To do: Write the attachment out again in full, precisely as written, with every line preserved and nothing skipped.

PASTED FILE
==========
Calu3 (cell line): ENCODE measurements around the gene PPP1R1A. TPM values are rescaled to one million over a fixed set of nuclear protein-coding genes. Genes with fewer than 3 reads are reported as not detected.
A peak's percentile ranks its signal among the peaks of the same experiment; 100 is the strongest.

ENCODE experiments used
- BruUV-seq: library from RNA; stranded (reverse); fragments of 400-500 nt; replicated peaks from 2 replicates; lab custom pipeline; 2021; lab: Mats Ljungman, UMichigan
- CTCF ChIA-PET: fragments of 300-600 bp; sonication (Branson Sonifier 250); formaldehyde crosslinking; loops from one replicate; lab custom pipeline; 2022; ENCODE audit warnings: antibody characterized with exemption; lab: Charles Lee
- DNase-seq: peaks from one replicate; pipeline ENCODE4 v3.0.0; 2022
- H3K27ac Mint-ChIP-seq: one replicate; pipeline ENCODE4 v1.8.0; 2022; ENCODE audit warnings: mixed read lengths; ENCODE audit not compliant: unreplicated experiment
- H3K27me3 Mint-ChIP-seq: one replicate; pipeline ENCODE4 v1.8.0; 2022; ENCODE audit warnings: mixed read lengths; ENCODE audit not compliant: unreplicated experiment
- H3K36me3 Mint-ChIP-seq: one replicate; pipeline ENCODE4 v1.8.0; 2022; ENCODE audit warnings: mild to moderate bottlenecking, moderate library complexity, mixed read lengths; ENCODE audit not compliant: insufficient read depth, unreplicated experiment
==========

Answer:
Calu3 (cell line): ENCODE measurements around the gene PPP1R1A. TPM values are rescaled to one million over a fixed set of nuclear protein-coding genes. Genes with fewer than 3 reads are reported as not detected.
A peak's percentile ranks its signal among the peaks of the same experiment; 100 is the strongest.

ENCODE experiments used
- BruUV-seq: library from RNA; stranded (reverse); fragments of 400-500 nt; replicated peaks from 2 replicates; lab custom pipeline; 2021; lab: Mats Ljungman, UMichigan
- CTCF ChIA-PET: fragments of 300-600 bp; sonication (Branson Sonifier 250); formaldehyde crosslinking; loops from one replicate; lab custom pipeline; 2022; ENCODE audit warnings: antibody characterized with exemption; lab: Charles Lee
- DNase-seq: peaks from one replicate; pipeline ENCODE4 v3.0.0; 2022
- H3K27ac Mint-ChIP-seq: one replicate; pipeline ENCODE4 v1.8.0; 2022; ENCODE audit warnings: mixed read lengths; ENCODE audit not compliant: unreplicated experiment
- H3K27me3 Mint-ChIP-seq: one replicate; pipeline ENCODE4 v1.8.0; 2022; ENCODE audit warnings: mixed read lengths; ENCODE audit not compliant: unreplicated experiment
- H3K36me3 Mint-ChIP-seq: one replicate; pipeline ENCODE4 v1.8.0; 2022; ENCODE audit warnings: mild to moderate bottlenecking, moderate library complexity, mixed read lengths; ENCODE audit not compliant: insufficient read depth, unreplicated experiment